Total financial fraud losses in the UK during the first half of 2016 increased by 25% to £399.5m, across payment cards, remote banking and cheques, reveals new data issued by the Financial Fraud Action UK (FFA UK).

Losses on payment cards including remote purchase fraud, lost and stolen cards, card not received, counterfeit card and card ID theft, grew by 31% to £321.5m, against £244.6m in the first half of 2015.

The FFA data shows that the prevented loss for cards stood at £475.7m.

Between January and June period, remote purchase fraud increased by 31% to £224.1m, compared to £171.7m during H1 2015, the report said.

Banks’ security systems continued to prevent the majority of fraud from taking place, with prevented fraud totalling £678.7m, according to FFA UK. This is equivalent to £6 in every £10 of attempted fraud being stopped.

There was a little boost in remote banking losses, up from £66.2m in the first half of 2015, to £70.6m, with a prevented loss of £103.2m.

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By GlobalData

FFA UK director Katy Worobec said: “Banks use a range of robust security systems to protect their customers but as these systems become more sophisticated, criminals have increasingly been turning to scams and exploiting data breaches to con victims out of their personal and security information, as well as money.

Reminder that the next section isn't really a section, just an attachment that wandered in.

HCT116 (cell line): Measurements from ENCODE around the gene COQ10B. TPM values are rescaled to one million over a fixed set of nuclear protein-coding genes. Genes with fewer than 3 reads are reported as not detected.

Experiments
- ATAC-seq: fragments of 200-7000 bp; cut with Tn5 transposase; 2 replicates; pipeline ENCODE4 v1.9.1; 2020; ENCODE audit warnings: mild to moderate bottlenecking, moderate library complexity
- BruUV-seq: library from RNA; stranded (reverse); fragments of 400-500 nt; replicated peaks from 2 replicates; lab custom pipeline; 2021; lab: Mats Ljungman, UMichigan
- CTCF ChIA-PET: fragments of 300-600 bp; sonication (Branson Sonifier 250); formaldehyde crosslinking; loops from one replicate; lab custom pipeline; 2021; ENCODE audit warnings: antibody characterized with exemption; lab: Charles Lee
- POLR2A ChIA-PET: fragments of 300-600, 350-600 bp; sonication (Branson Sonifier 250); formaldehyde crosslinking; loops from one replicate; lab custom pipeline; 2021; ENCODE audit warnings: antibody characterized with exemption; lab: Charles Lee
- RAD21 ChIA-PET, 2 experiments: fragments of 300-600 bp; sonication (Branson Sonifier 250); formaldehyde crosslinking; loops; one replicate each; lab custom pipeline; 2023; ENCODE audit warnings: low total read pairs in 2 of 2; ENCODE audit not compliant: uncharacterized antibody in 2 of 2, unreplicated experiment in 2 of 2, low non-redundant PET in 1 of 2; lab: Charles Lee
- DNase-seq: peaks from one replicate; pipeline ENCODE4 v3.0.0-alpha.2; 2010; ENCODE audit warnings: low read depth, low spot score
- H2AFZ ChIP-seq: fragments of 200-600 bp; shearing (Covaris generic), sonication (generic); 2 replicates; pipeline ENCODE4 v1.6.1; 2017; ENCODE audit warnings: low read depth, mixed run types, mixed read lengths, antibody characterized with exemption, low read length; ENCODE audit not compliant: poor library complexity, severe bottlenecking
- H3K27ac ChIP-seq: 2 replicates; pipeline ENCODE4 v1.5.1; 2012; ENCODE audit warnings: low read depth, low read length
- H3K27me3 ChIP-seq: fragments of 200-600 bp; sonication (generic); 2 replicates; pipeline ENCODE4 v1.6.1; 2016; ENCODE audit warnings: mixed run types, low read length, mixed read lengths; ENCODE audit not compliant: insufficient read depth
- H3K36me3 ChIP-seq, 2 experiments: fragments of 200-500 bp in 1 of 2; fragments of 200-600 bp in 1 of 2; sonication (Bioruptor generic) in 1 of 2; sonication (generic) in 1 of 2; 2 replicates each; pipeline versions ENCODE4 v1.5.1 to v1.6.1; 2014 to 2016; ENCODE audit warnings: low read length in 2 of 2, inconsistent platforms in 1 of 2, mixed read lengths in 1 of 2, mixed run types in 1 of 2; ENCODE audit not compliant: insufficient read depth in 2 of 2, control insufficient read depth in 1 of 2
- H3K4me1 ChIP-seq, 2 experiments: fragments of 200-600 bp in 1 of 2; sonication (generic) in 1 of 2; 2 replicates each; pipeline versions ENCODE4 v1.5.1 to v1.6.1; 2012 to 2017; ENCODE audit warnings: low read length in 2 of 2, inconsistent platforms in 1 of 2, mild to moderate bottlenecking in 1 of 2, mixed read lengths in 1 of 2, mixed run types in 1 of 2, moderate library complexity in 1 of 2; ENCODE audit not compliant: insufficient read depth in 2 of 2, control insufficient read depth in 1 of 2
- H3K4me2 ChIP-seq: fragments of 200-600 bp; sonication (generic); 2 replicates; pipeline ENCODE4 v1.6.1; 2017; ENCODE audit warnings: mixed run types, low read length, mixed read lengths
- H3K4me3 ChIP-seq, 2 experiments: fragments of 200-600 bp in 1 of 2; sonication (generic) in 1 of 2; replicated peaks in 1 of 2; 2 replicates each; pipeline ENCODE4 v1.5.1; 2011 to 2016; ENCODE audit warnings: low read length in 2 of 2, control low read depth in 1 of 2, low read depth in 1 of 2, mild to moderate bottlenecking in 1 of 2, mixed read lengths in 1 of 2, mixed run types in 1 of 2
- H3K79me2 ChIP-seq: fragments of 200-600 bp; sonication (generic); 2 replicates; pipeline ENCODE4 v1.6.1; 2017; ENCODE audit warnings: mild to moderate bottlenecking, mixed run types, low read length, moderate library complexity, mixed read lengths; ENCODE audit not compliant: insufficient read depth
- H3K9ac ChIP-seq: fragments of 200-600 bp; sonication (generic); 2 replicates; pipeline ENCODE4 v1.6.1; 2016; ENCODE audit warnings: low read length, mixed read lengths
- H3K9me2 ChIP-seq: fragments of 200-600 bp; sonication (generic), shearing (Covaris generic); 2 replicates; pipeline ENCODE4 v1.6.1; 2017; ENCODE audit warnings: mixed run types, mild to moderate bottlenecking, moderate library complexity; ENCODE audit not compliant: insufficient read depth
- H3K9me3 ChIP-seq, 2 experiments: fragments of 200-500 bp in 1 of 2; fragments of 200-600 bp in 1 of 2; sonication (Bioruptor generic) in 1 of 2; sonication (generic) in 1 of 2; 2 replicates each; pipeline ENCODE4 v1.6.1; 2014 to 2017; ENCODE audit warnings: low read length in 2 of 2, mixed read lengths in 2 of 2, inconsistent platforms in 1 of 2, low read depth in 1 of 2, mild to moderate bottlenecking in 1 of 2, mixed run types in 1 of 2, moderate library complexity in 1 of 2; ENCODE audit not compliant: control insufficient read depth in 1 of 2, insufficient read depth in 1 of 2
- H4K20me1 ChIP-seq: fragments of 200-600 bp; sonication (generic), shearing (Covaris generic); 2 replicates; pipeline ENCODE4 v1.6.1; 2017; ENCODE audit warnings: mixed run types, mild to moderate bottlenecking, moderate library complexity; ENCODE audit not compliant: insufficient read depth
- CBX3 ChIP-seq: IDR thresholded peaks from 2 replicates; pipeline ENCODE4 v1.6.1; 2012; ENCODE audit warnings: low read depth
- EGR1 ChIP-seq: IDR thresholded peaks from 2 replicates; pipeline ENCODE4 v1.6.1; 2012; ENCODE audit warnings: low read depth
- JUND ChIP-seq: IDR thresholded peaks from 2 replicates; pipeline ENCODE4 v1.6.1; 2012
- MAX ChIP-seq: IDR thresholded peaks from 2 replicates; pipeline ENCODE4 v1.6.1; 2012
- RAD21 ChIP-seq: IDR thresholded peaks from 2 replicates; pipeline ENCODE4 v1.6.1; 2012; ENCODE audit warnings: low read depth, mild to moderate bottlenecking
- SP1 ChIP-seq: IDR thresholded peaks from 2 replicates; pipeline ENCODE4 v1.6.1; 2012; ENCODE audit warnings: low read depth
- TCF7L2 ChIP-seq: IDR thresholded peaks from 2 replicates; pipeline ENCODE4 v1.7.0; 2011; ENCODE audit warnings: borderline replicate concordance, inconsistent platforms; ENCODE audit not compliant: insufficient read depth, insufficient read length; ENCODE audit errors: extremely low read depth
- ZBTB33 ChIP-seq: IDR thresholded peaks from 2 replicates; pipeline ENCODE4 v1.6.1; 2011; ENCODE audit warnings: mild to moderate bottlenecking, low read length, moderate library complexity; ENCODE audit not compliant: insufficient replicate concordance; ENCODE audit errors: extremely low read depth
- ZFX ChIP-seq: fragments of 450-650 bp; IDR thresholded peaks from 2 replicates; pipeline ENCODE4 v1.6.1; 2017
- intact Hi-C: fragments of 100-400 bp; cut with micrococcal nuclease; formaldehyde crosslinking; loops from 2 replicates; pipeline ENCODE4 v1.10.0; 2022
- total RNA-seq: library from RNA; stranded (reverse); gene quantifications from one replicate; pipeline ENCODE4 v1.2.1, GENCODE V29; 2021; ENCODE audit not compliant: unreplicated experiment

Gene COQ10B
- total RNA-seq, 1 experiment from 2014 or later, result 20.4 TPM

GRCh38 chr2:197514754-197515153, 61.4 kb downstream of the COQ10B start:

“Banks will continue to invest in advanced verification methods, including biometric validation and dynamic card security codes. We ask all consumers to be alert to scammers, which is why we recently launched the Take Five campaign.

“The industry takes its responsibility to combat fraud extremely seriously, but banks cannot stop all fraud on their own. It is essential all organisations with a role to play work together to better protect individuals and companies.”

In order to prevent data breaches in future, the FFA UK has also requested all organisations that manage personal and financial data to improve their security systems, and urged customers to be careful of any unsolicited phone calls, text messages and emails.